During Saturday’s broadcast of FNC’s “Justice,” Sen. Rand Paul (R-KY) warned of the consequences of keeping schools closed for prolonged periods around the country, saying such policies lacked “scientific evidence” of being effective.
The Kentucky Republican pointed to studies abroad that back up a claim COVID-19 does not spread among school children.
“You know, I think, immeasurable damage. I’ve been saying to Dr. Fauci and the so-called government experts since May of last year that none of the studies indicate that the kids are good spreaders of this disease, the kids don’t get very sick, really, they don’t tend to transmit the disease either. We have studies now in a dozen different European countries. We have studies of private schools across the United States that haven’t missed a beat and have been in session without any major surge, without significant amount of teachers getting sick. There’s really no scientific evidence towards keeping it closed, but the unions are now saying, oh, well, we need to pass the Green New Deal, and we need to have gender equity or something, you know, that has nothing to do with teaching the kids, and I’m wondering when is the union going to care about actually teaching our kids?”
Paul said as long as schools remained closed, it would continue to wreak havoc on cultural and societal divides.
“The thing is, is there’s already talk of increased numbers of suicide, isolation, but most parents just aren’t capable of teaching. Some are extraordinary teachers,” he said. “But a lot of parents aren’t. They’re either working, or maybe they lack the education to be good teachers at home. And really, being at home without any instruction or without any professional instruction for a lot of kids is a disaster. It is putting them nearly a year behind in grade. Some of them, when they’re going back into school, are doing very poorly on testing and showing that they’ve already lost ground.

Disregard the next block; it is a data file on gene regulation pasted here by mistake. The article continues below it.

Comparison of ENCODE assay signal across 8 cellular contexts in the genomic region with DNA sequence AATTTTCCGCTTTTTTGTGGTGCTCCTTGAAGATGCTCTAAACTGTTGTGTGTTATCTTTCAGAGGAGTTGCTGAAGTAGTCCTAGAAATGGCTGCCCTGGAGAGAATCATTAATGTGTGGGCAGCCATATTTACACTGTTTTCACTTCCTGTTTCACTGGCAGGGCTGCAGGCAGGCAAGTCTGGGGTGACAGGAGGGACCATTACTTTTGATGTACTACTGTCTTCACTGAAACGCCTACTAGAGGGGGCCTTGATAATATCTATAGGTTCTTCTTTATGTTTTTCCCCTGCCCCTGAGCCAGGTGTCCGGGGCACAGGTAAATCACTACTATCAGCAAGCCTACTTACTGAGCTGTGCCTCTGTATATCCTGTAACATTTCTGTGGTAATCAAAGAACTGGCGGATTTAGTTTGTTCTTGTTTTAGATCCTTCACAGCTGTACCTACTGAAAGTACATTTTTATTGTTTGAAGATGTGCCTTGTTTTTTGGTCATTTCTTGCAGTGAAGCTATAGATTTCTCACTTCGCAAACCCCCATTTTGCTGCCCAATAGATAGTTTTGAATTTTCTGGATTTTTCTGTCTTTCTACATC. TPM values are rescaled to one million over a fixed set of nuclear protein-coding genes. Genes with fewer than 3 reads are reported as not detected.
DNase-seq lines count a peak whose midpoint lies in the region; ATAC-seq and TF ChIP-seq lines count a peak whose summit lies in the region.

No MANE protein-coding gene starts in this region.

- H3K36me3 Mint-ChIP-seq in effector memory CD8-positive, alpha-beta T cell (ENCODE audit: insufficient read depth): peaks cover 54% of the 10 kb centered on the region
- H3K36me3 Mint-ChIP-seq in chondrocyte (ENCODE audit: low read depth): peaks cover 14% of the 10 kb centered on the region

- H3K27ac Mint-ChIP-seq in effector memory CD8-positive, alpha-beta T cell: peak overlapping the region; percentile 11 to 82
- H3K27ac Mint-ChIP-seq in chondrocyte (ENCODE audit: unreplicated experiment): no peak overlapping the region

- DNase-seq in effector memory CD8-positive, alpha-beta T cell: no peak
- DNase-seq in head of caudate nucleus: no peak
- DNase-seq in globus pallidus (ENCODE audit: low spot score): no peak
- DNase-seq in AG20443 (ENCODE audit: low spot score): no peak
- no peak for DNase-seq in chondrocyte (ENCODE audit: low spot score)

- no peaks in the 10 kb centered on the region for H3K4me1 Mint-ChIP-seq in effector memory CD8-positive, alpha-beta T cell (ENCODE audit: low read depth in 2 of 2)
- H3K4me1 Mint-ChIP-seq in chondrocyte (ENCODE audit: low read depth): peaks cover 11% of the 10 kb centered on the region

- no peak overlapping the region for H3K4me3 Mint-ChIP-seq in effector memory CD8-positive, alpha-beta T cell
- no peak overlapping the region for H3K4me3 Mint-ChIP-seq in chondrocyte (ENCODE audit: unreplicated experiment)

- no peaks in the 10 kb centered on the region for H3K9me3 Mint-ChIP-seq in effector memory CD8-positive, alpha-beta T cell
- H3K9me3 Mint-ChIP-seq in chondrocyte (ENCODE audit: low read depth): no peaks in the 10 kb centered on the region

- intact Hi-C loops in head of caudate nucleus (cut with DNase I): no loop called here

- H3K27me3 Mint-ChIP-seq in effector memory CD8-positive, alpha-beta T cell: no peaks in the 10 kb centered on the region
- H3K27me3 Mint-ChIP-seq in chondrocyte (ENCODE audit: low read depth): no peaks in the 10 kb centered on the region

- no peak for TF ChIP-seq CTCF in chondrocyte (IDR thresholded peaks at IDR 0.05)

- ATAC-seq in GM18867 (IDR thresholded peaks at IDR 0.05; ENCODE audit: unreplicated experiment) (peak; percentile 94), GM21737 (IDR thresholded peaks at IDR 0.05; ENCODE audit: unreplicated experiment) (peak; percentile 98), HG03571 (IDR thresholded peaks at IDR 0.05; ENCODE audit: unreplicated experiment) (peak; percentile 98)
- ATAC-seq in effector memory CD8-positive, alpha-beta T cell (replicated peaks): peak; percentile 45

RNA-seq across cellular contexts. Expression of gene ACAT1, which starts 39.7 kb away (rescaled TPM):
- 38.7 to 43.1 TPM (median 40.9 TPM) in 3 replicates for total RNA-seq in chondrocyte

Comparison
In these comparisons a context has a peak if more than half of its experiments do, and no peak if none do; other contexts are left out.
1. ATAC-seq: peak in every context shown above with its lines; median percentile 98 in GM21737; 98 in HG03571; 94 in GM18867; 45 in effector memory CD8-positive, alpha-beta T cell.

“When you look at studies between rich and poor, poor kids start out at a disadvantage,” Paul added. “You know, the rich kids with more educated parents start out at a better level, and they tend to narrow that gap as they go to school over September through May, then it widens again in the summer. But now everything is like the summer, and so economic disparity is also leading to educational disparity.”
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